That’s really the scientific method. Uh Unfortunately, uh when I graduated from uh my doctorate at BU, um my parents gave me uh 35 volumes of the psychoanalytic Study of the child. I was so pleased because originally in my graduate studies, I, I was mostly studying under Freudian psychologists, psychiatrists. And, and looking back over those years when I saw that as my guy, I, I still have him in my office. I have all the volumes because it’s historical, but they weren’t correct. In fact, a lot of the information they presented was distorted or presented in a way to make their ideas look like. And some people stick with that. It gives them status. Uh, they don’t want to hear that it isn’t working. Uh, people still practice psychoanalysis but, uh, most of us can’t afford to go see them.

You have to go five days a week for years. Uh, you lie down there and a psychiatrist sits behind you and then tells you what’s wrong with you. Well, the only people who are going for psychoanalysis now are people who want to be psycho aa analysts themselves who wanna be psychoanalysts. So they uh they join the fraternity. You were given these examples. I uh that the one of the four factors are going off each time you say something. So it’s like control of information in this particular instance. Um So it, it is uh an interesting, um an interesting thing that you come up with. Uh the uh the interesting question that I um that occurs to me as we’re, as we’re speaking is you’ve made these observations and um I find them interesting anyway, but what do we then do with that? Information, thoughts there? So, first of all, so in in our case, and me, as when I was working with my team, we trained dozens of psychotherapists in the way we do things. We want to promote people learning about this, participating in it being part of our teams.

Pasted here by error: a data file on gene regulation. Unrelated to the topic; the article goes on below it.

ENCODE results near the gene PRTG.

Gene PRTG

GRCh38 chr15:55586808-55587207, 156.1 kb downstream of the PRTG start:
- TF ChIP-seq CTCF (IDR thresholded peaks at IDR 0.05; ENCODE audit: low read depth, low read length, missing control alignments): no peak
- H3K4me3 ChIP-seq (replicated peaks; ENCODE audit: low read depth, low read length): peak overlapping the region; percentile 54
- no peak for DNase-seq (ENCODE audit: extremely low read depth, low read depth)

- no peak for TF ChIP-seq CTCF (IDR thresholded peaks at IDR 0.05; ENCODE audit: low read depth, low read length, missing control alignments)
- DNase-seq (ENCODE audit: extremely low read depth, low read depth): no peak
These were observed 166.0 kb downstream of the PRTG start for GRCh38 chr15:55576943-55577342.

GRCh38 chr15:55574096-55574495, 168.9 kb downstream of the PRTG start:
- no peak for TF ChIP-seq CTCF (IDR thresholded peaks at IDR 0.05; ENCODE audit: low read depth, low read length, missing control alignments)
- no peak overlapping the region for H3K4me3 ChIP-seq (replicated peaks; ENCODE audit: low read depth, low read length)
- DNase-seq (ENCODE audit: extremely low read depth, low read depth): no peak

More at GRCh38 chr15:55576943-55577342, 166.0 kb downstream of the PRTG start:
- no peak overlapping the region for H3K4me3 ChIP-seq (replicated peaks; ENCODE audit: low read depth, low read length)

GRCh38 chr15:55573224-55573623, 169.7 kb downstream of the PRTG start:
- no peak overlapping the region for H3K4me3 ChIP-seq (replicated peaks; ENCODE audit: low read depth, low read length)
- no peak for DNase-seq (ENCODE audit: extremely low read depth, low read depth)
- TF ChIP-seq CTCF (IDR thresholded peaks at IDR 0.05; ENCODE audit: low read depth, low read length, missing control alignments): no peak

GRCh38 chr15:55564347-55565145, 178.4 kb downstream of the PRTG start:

Um I tried in my classes uh in graduate school uh to teach these ideas as well to my students. And part of the problem was my, my uh chairperson in my department would tell students, Evans very philosophical and theoretical and I don’t know if you’re able to understand it. Well, that wasn’t the case for my students. They loved it and many of them went on to study with me after they got their degrees. Uh So one, I wanted to spread the information train people, teach people and it became imperative. That’s why I wrote the book. I read The Roots of Evil. I don’t know if you had a chance to read it, but it goes over these ideas. And I said, I felt this need to get the information out to the public that these are the things that are going on in our culture today and we have to be on alert for them or we’re going to face grave consequences. And um would you say that there is more of these behaviors going on now or is it just sort of um steady throughout history?

Any thoughts that it comes and goes? And we’ve seen all throughout history, these things create evil. Uh We go back to the Nazis. This is one that everybody agrees on. All those factors. Were there we go back to uh the Spanish inquisition, all those factors were there we go back to the Roman Empire. All those factors were there uh throughout the, throughout our culture, we go back to the very formation of the Bible and the information that they chose to leave out. I mean, we can go to the Old Testament or the New Testament. In both cases, they abridged the information that was available at the time and nobody knows about it. How many people know about the Council of Nice. How many people know about the Gnostic gospels? Are you familiar with the gnostic gospels? You’ll be making stuff up. I wouldn’t know. Yes. II, I, you should read about it. The Gnostic gospels were the, the gospels to jesus’ life that were done by his contemporaries.